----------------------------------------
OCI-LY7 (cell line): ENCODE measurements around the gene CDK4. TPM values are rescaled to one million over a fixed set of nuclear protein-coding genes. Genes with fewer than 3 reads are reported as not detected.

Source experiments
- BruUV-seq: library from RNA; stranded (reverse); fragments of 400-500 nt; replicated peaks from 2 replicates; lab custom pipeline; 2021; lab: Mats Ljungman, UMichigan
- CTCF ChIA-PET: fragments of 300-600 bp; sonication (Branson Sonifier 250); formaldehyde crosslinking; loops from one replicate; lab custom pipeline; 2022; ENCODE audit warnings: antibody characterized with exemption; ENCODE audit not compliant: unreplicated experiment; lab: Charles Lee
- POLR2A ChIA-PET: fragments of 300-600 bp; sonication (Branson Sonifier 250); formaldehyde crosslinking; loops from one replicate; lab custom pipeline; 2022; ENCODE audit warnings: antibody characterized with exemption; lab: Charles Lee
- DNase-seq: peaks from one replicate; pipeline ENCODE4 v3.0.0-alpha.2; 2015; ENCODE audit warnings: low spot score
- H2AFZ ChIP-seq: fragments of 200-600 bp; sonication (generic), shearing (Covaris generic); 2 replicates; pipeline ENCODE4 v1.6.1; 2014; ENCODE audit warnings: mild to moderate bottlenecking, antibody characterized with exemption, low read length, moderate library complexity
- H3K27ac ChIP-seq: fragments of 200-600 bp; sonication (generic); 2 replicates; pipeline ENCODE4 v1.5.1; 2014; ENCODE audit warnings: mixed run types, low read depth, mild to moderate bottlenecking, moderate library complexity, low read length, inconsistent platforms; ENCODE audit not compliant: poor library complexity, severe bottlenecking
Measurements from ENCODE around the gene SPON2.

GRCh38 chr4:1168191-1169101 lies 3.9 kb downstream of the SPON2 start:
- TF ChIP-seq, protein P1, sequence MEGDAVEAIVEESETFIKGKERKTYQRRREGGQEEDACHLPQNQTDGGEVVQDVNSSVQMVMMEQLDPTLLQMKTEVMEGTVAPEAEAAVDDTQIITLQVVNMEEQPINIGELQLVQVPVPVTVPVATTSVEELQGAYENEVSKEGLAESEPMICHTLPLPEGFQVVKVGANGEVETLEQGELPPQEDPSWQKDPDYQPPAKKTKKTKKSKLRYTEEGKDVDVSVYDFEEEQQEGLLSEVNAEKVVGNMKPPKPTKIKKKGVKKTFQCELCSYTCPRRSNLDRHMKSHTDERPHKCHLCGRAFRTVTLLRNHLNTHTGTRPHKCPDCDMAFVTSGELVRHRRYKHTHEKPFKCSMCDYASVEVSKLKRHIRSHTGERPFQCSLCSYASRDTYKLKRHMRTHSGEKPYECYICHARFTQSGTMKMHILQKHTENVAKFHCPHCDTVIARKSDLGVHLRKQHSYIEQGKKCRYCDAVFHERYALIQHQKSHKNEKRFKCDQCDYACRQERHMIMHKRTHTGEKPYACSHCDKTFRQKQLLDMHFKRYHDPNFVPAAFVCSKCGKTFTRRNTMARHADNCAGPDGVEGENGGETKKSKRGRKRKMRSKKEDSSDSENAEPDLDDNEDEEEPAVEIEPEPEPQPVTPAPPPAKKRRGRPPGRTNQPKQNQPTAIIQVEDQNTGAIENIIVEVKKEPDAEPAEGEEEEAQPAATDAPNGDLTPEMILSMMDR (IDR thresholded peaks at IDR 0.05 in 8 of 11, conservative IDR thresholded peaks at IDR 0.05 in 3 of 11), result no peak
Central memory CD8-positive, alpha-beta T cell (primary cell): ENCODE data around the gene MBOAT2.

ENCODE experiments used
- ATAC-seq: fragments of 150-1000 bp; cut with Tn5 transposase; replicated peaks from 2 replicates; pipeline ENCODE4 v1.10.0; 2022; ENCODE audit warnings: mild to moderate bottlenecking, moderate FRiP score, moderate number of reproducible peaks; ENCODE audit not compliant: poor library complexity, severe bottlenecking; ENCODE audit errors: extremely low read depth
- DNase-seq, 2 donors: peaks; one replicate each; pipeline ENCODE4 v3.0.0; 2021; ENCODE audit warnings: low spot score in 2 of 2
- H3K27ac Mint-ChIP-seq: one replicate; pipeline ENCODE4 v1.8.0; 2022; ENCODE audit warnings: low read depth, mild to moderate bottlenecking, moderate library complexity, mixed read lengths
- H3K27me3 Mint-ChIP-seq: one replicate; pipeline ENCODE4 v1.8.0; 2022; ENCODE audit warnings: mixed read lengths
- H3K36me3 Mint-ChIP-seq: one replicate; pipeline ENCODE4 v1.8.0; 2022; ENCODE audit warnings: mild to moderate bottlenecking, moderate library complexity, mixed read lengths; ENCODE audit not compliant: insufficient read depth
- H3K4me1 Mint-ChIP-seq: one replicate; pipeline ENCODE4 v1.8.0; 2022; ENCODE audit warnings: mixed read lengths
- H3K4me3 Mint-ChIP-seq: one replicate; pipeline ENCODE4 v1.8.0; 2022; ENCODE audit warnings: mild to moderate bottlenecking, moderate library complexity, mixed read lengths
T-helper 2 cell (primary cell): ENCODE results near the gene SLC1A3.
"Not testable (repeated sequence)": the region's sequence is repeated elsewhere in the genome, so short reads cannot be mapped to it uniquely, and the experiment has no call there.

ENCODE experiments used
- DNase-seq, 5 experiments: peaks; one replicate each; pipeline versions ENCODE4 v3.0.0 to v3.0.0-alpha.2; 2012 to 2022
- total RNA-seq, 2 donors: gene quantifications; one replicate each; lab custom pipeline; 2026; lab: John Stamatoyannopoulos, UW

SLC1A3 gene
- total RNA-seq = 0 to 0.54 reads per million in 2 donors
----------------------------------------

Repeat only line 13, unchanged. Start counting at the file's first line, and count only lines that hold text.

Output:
ENCODE experiments used